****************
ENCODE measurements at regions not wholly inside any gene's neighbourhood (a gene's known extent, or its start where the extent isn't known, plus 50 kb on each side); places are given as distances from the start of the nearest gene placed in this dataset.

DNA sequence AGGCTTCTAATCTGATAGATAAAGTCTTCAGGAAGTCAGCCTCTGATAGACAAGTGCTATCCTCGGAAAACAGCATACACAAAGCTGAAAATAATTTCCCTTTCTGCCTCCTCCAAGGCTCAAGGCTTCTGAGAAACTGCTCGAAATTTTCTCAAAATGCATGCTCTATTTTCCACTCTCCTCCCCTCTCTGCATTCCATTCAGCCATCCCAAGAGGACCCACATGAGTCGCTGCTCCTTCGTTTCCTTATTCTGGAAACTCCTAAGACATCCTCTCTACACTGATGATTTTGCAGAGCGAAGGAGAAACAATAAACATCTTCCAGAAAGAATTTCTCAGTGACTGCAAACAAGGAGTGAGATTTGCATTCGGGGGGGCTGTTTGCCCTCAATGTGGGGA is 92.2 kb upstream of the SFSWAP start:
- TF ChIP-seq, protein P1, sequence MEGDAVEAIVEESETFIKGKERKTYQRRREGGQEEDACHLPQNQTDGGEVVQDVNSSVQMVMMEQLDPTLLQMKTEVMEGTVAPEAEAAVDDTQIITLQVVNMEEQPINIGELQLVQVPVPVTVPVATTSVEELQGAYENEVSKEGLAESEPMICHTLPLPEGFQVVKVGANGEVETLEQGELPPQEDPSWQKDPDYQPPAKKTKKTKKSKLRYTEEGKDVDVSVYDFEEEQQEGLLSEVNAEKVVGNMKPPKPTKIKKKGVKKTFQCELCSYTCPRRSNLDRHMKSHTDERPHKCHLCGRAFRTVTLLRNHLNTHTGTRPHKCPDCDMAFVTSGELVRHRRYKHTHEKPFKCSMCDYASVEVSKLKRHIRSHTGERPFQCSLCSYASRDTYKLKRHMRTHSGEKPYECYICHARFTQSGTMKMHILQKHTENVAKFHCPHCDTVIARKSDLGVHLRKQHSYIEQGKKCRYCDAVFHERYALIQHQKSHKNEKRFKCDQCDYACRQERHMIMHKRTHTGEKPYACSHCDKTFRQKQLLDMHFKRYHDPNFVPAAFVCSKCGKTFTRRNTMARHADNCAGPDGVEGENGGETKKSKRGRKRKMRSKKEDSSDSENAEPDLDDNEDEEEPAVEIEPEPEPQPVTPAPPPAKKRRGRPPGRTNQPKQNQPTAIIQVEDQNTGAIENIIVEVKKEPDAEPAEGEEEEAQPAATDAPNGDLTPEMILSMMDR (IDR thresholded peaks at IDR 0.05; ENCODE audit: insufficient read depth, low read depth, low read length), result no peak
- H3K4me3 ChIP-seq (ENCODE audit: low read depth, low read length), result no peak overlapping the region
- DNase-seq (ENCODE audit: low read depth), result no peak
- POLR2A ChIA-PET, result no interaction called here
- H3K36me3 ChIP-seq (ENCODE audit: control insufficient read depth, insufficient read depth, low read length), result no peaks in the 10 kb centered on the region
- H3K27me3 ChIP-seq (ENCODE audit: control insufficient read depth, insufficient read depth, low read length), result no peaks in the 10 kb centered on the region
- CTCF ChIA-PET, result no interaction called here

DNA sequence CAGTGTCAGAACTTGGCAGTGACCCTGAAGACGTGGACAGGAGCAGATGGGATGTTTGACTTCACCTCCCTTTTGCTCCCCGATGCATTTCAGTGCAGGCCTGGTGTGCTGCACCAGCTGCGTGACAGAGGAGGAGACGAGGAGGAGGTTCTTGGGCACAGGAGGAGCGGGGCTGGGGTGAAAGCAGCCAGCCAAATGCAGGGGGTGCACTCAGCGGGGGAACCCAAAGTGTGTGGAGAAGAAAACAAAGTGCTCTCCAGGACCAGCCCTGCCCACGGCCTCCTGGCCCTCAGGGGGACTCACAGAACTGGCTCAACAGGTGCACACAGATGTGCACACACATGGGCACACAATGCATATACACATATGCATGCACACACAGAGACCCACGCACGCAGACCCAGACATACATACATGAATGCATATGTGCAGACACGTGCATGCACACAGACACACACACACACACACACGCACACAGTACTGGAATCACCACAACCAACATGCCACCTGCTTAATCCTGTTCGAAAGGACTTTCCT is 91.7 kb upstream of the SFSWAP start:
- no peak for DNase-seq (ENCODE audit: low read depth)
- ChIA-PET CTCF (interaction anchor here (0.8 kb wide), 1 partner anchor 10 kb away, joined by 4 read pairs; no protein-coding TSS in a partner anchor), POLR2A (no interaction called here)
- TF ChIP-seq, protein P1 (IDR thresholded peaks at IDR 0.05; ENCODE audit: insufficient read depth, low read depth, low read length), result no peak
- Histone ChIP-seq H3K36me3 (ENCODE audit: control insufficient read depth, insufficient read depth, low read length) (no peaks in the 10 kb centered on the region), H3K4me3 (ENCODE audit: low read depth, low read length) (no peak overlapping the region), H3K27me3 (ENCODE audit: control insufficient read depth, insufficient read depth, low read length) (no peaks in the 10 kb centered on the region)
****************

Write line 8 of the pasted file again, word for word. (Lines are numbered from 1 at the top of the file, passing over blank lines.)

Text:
- H3K27me3 ChIP-seq (ENCODE audit: control insufficient read depth, insufficient read depth, low read length), result no peaks in the 10 kb centered on the region